Oh yes, the dark side of me is hidden well. I would never act out on any of those villainous ideas, but they are there, fueled by life and learning, experience and trust or mistrust. The disappointment we face and abuse by others fan the flames of our writer souls.

    Great post.

  2. It took me awhile to realize that most other people don't think like I do. When I was younger I took it for granted that people generally experienced things the same way, but we don't. We're all different. And I think there is some truth to the idea that creative-types tend to be more sensitive and self-aware, which is what drives us to express ourselves in words or art.

  3. Outstanding post.

    We writers are sensitive creatures.

    They do say that the characters we create...have a part of us in them.

  4. Sometimes I think my psyche is set on repeat. Most of my story ideas center around a family dynamic which is essentially the same more or less in each story. I've puzzled over this for quite a while, psychoanalyzing myself the best I can. I thought I'd finally broken away from it in my most recent manuscript only to just have it pop up again. Maybe I will finally move past it one day if I ever figure myself out. :-D

  5. I've learned SO much about myself since I started writing. So, I completely agree with your comment about not even thinking of the things that lead to your discovery if you weren't a writer. I feel that, too.

    In the end, though, I think it's a good thing. Whether we're consciously aware of these things or not, they're in our psyche and they affect how we act, how we react to others, all of that. At least being aware of it and knowing yourself that well, you have a chance to use it to shape yourself into the person you want to be, rather than just blindly letting it affect you.

  6. what gets me the most is probably feeling like I need an agent or a book contract to be a "validated" writer and for the whole thing to "mean" anything. I want to be in a rush, but that's self-destructive. it's such a patient process! and that to me is one of the darkest sides. it is SO HARD waiting.

  7. One of the things about being a writer--for better or worse--is the deliberation we pour into our words.

    I've had people comment, when I speak, on my word choice, that I lean to invoking images. Not sure how great that's supposed to be when I'm just trying to have a basic conversation.

  8. I discover constantly a lot of people don't think I like I do.

    Writing is necessary to me. It allows me to leave my own head.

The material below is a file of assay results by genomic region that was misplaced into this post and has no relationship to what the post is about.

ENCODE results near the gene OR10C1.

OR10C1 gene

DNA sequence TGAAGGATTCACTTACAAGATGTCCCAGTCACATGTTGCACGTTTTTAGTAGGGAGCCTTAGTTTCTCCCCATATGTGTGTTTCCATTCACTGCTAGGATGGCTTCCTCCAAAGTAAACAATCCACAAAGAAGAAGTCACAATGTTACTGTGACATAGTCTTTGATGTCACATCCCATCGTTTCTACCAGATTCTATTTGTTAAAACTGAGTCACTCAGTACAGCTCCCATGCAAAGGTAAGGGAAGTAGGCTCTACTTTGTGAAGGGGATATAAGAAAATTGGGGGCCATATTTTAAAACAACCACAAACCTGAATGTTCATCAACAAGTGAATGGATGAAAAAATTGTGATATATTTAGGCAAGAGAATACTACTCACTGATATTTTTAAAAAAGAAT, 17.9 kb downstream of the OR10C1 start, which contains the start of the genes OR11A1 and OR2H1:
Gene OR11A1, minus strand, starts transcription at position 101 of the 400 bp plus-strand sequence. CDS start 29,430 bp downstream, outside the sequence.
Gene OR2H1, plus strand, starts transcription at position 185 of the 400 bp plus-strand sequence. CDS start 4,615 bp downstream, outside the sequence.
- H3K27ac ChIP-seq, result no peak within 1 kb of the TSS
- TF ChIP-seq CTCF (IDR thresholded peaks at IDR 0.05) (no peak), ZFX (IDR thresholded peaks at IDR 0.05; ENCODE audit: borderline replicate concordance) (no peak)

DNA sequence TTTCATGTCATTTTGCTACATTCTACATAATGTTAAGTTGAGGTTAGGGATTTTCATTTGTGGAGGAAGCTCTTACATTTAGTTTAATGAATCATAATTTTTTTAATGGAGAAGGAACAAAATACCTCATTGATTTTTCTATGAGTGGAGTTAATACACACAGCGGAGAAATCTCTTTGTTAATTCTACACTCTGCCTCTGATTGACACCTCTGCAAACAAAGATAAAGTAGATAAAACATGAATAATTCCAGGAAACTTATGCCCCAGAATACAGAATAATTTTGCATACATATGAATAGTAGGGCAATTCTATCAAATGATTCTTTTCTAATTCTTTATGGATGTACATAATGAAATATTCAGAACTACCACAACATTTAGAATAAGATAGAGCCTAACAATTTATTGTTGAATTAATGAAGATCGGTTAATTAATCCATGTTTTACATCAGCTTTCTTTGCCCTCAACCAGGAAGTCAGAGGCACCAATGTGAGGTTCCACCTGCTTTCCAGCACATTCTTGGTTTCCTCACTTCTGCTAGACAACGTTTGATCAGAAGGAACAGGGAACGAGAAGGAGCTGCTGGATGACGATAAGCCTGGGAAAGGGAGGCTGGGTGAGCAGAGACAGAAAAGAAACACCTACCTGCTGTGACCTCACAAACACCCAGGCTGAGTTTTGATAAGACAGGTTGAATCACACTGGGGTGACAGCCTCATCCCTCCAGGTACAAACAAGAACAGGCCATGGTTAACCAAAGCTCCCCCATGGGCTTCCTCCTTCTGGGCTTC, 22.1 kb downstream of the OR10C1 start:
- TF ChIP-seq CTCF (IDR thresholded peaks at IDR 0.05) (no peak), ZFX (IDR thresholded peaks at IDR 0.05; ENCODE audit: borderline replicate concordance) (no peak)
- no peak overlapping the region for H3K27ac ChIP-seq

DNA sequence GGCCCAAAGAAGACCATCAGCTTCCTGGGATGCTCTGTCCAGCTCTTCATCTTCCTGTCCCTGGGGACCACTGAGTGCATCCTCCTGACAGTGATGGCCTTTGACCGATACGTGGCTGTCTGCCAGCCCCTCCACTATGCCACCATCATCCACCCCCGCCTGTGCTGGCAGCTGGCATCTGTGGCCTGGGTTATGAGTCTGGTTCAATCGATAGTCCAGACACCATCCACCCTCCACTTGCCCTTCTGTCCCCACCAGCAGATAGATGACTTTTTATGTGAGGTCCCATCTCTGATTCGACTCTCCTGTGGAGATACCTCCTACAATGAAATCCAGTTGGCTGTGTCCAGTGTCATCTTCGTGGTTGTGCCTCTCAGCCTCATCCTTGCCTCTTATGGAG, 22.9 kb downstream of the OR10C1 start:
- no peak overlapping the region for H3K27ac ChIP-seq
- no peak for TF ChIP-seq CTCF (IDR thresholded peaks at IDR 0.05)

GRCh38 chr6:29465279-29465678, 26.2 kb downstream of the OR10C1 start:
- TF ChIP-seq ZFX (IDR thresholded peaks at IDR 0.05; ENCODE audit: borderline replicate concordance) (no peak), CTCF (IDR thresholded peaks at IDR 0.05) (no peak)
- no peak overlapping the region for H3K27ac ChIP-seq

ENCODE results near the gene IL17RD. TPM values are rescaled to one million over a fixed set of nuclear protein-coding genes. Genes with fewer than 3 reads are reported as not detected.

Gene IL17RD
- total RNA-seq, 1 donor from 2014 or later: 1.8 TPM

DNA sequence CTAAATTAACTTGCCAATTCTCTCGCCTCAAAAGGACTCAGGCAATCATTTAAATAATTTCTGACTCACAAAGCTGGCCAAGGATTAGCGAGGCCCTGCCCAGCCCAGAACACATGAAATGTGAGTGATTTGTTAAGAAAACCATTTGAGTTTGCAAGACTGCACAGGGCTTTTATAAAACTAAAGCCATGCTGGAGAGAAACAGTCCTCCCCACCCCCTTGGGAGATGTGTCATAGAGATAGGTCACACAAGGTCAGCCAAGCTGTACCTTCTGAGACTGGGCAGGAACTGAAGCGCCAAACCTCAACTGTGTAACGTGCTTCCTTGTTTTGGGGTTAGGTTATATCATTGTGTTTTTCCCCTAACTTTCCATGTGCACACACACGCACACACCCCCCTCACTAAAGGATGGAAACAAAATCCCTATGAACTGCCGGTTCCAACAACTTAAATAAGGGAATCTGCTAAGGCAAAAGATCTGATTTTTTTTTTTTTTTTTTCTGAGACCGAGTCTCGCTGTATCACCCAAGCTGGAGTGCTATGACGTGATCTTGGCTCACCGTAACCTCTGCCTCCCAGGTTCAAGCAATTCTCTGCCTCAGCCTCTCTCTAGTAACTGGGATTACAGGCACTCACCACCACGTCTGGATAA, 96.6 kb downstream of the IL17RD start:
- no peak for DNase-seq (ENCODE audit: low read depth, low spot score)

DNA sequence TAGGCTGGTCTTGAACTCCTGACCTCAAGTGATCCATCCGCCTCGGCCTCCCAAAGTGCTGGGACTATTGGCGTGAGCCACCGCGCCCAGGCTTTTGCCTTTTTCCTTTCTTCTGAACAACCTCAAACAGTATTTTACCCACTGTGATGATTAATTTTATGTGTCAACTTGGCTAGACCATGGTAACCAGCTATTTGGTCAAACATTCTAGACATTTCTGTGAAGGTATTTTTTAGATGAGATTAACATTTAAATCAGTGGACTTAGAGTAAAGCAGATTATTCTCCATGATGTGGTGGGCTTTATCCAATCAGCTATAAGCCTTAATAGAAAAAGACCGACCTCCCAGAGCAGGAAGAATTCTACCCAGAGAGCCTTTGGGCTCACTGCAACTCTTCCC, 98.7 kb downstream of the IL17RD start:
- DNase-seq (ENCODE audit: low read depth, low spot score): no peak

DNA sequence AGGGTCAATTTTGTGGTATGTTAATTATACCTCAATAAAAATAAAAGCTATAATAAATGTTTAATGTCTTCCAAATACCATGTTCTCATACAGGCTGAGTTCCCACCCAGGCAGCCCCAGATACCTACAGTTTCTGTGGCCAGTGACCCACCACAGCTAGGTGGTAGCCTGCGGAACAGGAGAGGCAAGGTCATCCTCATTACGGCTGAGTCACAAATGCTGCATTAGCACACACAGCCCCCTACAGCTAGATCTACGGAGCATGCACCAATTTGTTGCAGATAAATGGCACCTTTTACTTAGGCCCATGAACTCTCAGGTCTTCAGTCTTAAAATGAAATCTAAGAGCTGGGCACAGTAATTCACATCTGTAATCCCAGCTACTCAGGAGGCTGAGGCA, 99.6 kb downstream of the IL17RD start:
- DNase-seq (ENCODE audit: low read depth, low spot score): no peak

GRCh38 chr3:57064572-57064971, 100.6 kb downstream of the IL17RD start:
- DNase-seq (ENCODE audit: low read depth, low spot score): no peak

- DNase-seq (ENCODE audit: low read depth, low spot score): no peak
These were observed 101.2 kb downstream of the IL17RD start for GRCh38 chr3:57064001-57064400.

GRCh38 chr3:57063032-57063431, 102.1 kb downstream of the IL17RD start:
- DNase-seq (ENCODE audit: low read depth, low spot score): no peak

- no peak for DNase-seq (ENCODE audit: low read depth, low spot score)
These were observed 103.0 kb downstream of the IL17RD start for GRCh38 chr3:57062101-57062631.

9. Misha, SHHHHH!!! Don't blog so loudly. We don't want our little secret getting out.


    Actually, I think I blushed when you said writing is more an addiction. Honest blush. I agree that writing leaves you more aware of the moments in life around you, but it also robs you of many of those moments. Ah, where is the balance?

    Speaking of which, I should go make my kids some dinner, right?

  10. Agree. Especially about being sensitive--sometimes my mind will dredge up things that happened a while ago.

  11. I like the quote, and your discussion is good. A lot to think about.

  12. I couldn't agree more, that writers are extra sensitive and self-aware. I would also add that we're a supremely self-critical lot, and while that means we may suffer more in the short term, I believe it makes us stronger and wiser in the long run.
    Fantastic post; thank you for reminding me of this seldom-mentioned perspective.

  13. Some fantastic points you've made here, and a lot of it I was subconsciously aware of, but hadn't put into words.

    On sensitivity, that is so very true. Things stay on repeat in my mind for days on end, and I have to be very careful what I watch. I may be able to write violence and horror, but I can only watch limited amounts of it. One horror movie will supply years of writing material for me!

  14. Because I write humor, I see potential humor where most wouldn't. But sometimes, a situation is NOt my cat. I have to put her down soon. There's nothing to grin about, but my mind keeps wanting to find a twist to the story. Perhaps I'm twisted. Also, if I may make a gentle a comment...the font color on your blog is very light, hard to read. :)

  15. I found this exceptional post very interesting. I agree with the quote.
    Everyone is different, some are more sensitive than others and different points of view on a similar subject make for unique writing.
    Misha, happy Christmas holiday to you.

  16. I have thought about this quite a lot. It's frightening to think that something you do has so much control over your emotional wellbeing, but for me, I get grumpy and I get confused about life when I'm not writing. The fact that I am so entwined with writing is scary. But at the same time it feels so natural. Like I get grumpy if I don't eat. I need to eat to survive, therefore, I do it. I tend to see my writing the same way. I need to write to live, therefore I get grumpy if I don't do it.